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By: Katie Carmichael
A Challenge In Texas For Scholarship Dollars
On May 1, twenty graduate students from five Texas universities will converge at the Texas Capitol with hopes of walking away winners. The prize? Scholarship dollars. The challenge? Uncover the most innovative, efficient and economical use for produced water.
Power Across Texas’ signature program, the Texas Energy Innovation Challenge (TEIC), is a unique and exciting scholarship competition in which graduate students from inter-disciplinary academic programs at major Texas universities are challenged to bring research and imagination to help solve an existing energy issue in our state. The program not only fosters development of relevant new ideas towards addressing key energy topics, it helps prepare Texas’ talented university graduate students for meaningful futures in the industry.
The 2015 TEIC is the third bi-annual competition, and this year’s chosen focus is more timely and significant than ever. We all know and appreciate how vital energy production is to our state, nation and economy. The oil and gas industry alone provided direct employment to 418,000 Texans in 2014 and supports over 40% of our state’s economy. Oil production reached 2 million barrels a day statewide in 2014, nearing all-time record levels, thanks to recent advancements in technology that have allowed for the recovery of resources from tight-rock formations once thought unattainable. Furthermore, the U.S. now has a rare and long-coveted opportunity to achieve energy security by producing more energy domestically than is imported.
However, as the amount of oil and gas produced from these shale formations increases, as does the amount of water used in such operations, specifically hydraulic fracturing. Additionally, Texas has been experiencing prolonged drought conditions while simultaneously realizing a rapidly increasing population. The potential for American energy independence and the continued success of the industry will substantially depend on the development of integrated and sustainable water management practices.
Who Is “PAT”?
Power Across Texas is a non-profit organization dedicated to advancing the understanding of significant energy issues to ensure a reliable and affordable energy supply, a robust economy and a bright future for Texas. With the critical water-energy nexus in mind, Power Across Texas has challenged students from the University of Texas at Austin, the University of Texas at El Paso, Texas A&M University, Texas Tech University and the University of Houston to research, evaluate and develop the most creative and economic use for water produced from hydraulic fracturing of wells, whether that solution includes recycling, disposal or discharge.
These committed students have been working diligently throughout the spring semester, under the guidance of faculty supervisors and mentorship by leading companies in the field, to formulate and prepare a feasible, commercially viable solution to this challenge. The five teams will present their work to an esteemed panel of judges and be awarded varying levels of scholarship dollars based on rankings.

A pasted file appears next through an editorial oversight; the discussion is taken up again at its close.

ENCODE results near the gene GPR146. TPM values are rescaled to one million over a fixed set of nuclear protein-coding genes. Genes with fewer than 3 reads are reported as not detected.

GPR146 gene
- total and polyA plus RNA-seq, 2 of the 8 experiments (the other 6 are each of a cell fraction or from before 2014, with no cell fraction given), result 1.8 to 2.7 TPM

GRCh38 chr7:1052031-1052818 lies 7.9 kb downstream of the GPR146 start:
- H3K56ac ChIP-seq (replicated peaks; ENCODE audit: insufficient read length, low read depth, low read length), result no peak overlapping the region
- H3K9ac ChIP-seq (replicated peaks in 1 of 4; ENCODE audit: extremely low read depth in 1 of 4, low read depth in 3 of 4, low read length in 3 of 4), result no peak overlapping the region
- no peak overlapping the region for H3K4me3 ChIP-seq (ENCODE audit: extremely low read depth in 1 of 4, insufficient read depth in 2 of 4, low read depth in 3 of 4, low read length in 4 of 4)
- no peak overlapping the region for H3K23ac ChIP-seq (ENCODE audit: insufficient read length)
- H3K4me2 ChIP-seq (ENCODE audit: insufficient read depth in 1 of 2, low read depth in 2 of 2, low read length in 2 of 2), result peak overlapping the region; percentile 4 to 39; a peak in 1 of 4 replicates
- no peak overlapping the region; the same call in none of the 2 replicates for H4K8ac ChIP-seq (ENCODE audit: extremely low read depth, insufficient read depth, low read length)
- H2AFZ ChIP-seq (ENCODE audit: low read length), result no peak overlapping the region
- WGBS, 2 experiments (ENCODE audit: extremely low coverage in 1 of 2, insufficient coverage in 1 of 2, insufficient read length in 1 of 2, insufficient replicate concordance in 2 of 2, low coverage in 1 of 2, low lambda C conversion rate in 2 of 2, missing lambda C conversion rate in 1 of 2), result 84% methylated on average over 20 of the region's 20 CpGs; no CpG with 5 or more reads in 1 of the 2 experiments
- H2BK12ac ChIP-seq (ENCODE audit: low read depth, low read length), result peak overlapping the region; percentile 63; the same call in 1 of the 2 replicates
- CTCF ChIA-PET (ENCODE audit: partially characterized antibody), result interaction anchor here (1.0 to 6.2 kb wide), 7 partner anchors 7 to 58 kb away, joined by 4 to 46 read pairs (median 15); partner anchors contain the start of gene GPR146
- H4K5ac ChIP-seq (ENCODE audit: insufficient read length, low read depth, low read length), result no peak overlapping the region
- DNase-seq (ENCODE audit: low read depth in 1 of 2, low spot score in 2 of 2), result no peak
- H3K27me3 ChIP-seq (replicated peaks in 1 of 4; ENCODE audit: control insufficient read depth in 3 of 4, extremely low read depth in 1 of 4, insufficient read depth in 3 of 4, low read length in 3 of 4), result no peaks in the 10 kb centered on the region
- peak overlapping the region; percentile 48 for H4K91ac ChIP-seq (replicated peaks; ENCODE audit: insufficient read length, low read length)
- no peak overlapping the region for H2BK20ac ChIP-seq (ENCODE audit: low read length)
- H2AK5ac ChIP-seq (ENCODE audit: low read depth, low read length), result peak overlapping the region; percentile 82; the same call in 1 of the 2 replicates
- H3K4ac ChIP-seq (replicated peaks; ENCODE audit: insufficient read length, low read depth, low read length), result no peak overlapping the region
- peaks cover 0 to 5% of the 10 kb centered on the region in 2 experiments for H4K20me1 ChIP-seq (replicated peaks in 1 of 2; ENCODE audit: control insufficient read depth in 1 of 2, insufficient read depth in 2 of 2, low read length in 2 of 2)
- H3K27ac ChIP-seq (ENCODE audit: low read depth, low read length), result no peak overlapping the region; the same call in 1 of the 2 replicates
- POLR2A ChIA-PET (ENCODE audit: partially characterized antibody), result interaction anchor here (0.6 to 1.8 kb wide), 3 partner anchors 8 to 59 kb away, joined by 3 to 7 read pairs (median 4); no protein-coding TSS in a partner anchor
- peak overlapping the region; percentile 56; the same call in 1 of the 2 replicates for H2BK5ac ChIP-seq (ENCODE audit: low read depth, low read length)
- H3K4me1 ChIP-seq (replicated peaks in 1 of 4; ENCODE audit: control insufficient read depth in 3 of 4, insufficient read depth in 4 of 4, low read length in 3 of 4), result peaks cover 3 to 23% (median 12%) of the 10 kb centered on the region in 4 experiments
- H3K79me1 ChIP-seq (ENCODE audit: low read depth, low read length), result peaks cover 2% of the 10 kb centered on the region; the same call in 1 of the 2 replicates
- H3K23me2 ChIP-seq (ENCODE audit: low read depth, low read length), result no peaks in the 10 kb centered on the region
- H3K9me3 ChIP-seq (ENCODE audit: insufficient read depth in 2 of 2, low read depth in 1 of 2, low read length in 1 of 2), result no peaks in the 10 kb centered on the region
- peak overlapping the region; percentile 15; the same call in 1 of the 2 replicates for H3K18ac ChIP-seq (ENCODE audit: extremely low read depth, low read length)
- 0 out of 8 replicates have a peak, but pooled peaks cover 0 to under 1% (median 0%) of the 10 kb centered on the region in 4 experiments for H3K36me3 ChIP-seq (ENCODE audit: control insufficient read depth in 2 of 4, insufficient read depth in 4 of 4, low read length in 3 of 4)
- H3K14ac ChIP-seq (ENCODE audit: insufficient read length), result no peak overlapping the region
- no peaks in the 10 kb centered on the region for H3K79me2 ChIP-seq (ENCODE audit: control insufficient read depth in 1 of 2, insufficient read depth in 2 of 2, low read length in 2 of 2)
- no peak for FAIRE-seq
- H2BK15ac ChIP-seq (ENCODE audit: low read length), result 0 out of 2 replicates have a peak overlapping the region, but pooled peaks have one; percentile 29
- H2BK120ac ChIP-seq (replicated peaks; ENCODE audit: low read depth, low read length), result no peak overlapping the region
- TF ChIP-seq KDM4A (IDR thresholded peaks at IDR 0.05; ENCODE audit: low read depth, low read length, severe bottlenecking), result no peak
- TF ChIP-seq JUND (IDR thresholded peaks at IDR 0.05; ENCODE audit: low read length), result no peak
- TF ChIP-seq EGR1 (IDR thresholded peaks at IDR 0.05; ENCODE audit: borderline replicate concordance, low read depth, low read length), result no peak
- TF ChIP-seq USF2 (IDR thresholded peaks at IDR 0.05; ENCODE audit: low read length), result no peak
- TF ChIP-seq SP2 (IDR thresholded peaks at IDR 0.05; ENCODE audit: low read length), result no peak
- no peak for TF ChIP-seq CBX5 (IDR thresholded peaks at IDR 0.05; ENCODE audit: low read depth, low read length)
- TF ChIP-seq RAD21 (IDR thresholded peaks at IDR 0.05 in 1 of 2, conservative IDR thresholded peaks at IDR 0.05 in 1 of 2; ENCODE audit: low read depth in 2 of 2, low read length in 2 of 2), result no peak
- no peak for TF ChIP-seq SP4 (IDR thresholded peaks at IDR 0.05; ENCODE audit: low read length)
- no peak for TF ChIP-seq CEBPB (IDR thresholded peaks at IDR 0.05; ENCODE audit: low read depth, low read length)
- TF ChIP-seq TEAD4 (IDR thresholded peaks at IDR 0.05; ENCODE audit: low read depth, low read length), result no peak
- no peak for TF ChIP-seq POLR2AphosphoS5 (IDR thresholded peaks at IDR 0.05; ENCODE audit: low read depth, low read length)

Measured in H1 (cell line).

SHALE Magazine And Others Get Involved
Power Across Texas is honored to have Shale Magazine’s own founder and publisher, Kym Bolado, as an expert industry judge. Along with Bolado, judges include: Karen Bondy, LCRA; Mark Ellison, IDE Technologies; Omar Garcia, South Texas Energy Education Roundtable (STEER); Brent Halldorson, Fountain Quail Water Management, Texas Water Recycling Association; Marilu Hastings, Mitchell Foundation; and John Tintera, Texas Water Recycling Association, Sebree & Tintera.
Power Across Texas is also honored to have the support of the 2015 TEIC Steering Committee, composed of the top elected officials in Texas that guide and implement energy policy: Texas Railroad Commission Chairman Christi Craddick; Texas Railroad Commissioner David Porter; Texas Railroad Commissioner Ryan Sitton; Senator Troy Fraser, Chairman of the Senate Natural Resources Committee; Senator Charles Perry, Chairman of the Senate Agriculture, Water and Rural Affairs Committee; and Representative Jim Keffer, Chairman of the House Natural Resources Committee.
Rules Of The Challenge
Each team will present their solution through a comprehensive written and oral presentation that must include: 1) an innovative, yet realistic and persuasive, proposal for a non-commercialized method or technology, or modification to an already-commercialized method or technology; 2) a business model that demonstrates the financial viability and sustainability of the proposal; 3) a description of any policy, legal or regulatory opportunities and barriers that impact commercialization of their proposal, with proposed recommendations for any necessary changes; 4) an understanding of the technical engineering aspects of the proposed technology or method; and 5) an overview of why this technology or method is value-added for the specific geological shale formation the proposal is addressing.
The program and corresponding scholarships are funded solely through donations, and sponsorship opportunities are still available. If you are interested in supporting the 2015 Texas Energy Innovation Challenge, please contact us for more information.
Lyda Creus Molanphy